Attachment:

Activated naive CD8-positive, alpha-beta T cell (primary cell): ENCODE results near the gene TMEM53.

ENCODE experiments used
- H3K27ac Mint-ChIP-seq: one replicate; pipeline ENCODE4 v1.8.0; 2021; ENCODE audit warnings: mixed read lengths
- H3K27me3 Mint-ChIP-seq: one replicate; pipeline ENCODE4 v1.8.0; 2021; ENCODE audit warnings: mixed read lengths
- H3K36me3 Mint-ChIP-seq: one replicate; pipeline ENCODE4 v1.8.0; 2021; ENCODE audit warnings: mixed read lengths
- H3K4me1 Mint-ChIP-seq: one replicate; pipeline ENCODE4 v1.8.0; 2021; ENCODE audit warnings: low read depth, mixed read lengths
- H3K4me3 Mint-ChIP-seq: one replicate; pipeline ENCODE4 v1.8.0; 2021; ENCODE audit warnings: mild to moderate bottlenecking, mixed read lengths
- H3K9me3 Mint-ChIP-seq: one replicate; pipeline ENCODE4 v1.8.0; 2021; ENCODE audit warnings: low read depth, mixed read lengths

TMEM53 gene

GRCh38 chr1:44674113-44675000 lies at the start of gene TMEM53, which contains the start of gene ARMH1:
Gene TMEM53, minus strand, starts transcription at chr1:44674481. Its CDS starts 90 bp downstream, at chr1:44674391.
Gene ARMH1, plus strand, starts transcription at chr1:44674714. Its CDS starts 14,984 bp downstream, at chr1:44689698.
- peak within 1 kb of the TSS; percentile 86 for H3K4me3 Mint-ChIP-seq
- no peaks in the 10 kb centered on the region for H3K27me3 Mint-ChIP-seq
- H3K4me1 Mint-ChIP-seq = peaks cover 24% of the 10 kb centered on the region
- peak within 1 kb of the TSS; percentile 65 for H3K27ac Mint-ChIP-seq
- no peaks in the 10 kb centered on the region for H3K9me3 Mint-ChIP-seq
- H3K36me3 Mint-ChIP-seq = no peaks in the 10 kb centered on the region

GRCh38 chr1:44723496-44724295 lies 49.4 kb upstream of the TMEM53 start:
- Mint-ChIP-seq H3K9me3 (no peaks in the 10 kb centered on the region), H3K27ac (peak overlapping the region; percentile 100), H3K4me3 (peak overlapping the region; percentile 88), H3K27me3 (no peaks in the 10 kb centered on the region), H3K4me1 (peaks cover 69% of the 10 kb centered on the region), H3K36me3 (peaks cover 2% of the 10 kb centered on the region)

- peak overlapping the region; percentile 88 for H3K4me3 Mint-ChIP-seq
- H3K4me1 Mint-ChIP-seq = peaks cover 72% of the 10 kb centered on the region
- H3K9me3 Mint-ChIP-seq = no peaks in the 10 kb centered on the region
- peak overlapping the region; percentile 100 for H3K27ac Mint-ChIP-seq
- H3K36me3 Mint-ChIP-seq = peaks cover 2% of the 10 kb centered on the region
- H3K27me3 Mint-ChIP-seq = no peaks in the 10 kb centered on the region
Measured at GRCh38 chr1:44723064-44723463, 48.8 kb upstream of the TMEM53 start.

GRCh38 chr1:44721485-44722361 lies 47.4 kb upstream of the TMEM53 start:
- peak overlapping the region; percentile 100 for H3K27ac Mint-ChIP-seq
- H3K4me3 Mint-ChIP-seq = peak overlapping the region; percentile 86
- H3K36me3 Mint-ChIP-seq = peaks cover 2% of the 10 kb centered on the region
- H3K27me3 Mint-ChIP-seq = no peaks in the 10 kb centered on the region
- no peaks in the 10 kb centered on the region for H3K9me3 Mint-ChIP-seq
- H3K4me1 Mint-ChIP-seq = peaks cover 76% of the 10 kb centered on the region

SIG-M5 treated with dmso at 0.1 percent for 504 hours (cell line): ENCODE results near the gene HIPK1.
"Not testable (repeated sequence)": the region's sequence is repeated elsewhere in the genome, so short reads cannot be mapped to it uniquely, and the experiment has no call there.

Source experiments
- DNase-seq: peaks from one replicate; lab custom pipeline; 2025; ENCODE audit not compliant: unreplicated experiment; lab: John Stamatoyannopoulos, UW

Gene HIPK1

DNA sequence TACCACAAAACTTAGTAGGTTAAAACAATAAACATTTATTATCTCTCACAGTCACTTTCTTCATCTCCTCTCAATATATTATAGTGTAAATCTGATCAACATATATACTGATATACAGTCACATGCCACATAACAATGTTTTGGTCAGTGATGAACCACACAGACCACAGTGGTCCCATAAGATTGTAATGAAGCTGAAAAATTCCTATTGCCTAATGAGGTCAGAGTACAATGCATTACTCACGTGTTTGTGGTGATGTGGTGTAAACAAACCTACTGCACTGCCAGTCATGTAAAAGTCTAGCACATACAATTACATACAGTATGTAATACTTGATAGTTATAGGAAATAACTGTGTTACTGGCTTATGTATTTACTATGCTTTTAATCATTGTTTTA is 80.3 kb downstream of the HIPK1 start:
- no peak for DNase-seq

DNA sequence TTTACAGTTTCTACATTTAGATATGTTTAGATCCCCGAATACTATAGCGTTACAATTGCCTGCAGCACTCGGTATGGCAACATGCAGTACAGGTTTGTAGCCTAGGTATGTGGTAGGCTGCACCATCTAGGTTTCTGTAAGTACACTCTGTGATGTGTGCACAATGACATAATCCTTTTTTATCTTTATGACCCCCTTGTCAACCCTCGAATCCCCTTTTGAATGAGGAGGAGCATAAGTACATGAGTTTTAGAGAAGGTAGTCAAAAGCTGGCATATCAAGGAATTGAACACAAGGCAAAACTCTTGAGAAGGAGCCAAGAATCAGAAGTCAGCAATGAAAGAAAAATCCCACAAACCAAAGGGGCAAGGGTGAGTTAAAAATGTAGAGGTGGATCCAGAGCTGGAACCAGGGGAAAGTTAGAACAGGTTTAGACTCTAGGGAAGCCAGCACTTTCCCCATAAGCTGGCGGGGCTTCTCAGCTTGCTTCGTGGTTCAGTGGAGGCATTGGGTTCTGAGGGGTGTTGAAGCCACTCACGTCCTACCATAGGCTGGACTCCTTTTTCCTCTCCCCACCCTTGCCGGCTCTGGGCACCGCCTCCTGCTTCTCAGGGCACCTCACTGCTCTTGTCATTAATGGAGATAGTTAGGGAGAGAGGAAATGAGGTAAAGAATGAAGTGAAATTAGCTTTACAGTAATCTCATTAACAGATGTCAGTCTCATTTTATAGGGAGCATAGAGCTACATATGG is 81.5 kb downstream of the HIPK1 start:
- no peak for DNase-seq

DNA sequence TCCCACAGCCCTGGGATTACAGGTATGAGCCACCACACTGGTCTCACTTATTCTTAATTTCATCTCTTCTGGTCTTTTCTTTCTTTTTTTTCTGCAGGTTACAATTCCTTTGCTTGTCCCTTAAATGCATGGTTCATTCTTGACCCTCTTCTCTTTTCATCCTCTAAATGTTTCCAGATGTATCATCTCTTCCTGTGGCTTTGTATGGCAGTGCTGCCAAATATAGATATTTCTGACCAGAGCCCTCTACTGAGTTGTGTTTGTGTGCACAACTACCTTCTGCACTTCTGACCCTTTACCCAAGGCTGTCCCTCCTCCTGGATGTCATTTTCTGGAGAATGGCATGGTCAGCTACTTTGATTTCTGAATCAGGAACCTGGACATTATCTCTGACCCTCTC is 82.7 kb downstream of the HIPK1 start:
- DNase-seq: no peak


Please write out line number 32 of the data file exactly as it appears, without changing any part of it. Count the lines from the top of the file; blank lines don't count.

- H3K27me3 Mint-ChIP-seq = no peaks in the 10 kb centered on the region